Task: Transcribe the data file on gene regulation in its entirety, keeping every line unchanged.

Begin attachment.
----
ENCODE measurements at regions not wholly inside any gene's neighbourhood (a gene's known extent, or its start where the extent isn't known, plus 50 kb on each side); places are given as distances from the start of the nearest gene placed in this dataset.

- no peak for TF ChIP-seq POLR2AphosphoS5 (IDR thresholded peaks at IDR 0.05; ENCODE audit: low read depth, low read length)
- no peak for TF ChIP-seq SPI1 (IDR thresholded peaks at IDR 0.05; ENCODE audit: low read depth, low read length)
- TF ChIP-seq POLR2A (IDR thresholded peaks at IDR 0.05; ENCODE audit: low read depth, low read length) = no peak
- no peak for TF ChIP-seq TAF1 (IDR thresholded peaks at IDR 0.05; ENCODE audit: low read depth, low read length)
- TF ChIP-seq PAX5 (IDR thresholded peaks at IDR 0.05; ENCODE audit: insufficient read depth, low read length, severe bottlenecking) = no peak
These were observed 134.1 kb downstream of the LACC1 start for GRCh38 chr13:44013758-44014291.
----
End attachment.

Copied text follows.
ENCODE measurements at regions not wholly inside any gene's neighbourhood (a gene's known extent, or its start where the extent isn't known, plus 50 kb on each side); places are given as distances from the start of the nearest gene placed in this dataset.

- no peak for TF ChIP-seq POLR2AphosphoS5 (IDR thresholded peaks at IDR 0.05; ENCODE audit: low read depth, low read length)
- no peak for TF ChIP-seq SPI1 (IDR thresholded peaks at IDR 0.05; ENCODE audit: low read depth, low read length)
- TF ChIP-seq POLR2A (IDR thresholded peaks at IDR 0.05; ENCODE audit: low read depth, low read length) = no peak
- no peak for TF ChIP-seq TAF1 (IDR thresholded peaks at IDR 0.05; ENCODE audit: low read depth, low read length)
- TF ChIP-seq PAX5 (IDR thresholded peaks at IDR 0.05; ENCODE audit: insufficient read depth, low read length, severe bottlenecking) = no peak
These were observed 134.1 kb downstream of the LACC1 start for GRCh38 chr13:44013758-44014291.